Friday, 3 June 2011

I have been to ... the Imperial War Museum, Duxford

My wife had her reunion with her old college friends today, and after dropping her off for lunch, I made my way to the Imperial War Museum's site at Duxford.

As I am a 'Friend of the Imperial War Museum' (it does not cost a lot for the annual membership, and it gets you into all the sites free as well as a discount on anything that you buy in the Museum's shops) I did not have to join the long queue to get in: I just showed my membership card and walked straight in.

The first thing that I saw after passing through the entrance was a B17 sitting by the the runway.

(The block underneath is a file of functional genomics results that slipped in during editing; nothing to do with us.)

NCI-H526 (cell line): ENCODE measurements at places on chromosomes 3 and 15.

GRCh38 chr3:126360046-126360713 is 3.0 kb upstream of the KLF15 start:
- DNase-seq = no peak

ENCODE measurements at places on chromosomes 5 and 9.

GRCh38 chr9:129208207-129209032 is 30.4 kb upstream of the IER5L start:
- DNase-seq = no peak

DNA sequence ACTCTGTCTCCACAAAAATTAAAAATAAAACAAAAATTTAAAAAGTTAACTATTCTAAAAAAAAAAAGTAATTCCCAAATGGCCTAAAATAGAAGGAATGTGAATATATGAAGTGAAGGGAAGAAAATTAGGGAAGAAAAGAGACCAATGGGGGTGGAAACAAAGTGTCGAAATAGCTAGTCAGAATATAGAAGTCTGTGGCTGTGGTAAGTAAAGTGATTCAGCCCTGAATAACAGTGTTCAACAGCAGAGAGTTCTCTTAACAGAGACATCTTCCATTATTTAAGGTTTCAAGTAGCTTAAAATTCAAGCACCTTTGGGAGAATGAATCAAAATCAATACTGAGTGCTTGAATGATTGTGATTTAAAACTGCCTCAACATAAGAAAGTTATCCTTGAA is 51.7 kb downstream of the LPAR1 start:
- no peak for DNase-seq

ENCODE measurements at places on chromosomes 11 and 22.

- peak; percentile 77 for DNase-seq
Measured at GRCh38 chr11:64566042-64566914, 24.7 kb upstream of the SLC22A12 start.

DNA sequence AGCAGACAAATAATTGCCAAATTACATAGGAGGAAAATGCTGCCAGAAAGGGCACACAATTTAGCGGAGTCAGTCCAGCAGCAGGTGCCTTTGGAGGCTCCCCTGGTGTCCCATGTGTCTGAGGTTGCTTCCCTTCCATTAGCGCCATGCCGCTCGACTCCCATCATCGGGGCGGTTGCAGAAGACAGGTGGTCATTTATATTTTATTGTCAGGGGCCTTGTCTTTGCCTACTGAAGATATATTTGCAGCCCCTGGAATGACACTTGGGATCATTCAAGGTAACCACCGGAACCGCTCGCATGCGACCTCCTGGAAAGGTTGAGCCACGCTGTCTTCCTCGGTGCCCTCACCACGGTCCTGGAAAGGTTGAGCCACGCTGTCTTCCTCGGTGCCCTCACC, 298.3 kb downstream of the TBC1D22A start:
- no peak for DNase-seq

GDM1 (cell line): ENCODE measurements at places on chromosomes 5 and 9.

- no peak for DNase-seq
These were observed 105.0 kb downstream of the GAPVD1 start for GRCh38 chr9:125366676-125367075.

It was painted to represent the 'Memphis Belle', and looked very impressive in the early Summer sunshine!

Knowing that I only had a limited amount of time to spend at Duxford, I made my way straight to the 'Land Warfare' Hall.

I resisted the temptation to go straight in, as I know that a walk round the outside of the Hall gives visitors the opportunity to see vehicles that are being stored, restored, or prepared for display. I was not disappointed.

The first vehicle I saw was a Russian ZSU-23-4 Shilka lightly armoured, self-propelled, radar guided anti-aircraft weapon system. It looked in a rather sorry state, and I hope that is just being stored prior to restoration.

Parked behind it was a 'Chieftain' Main Battle Tank (MBT), looking for all the world as if its crew had just dismounted and had gone for a brew.

The next group of vehicles included a Scammell recovery vehicle ...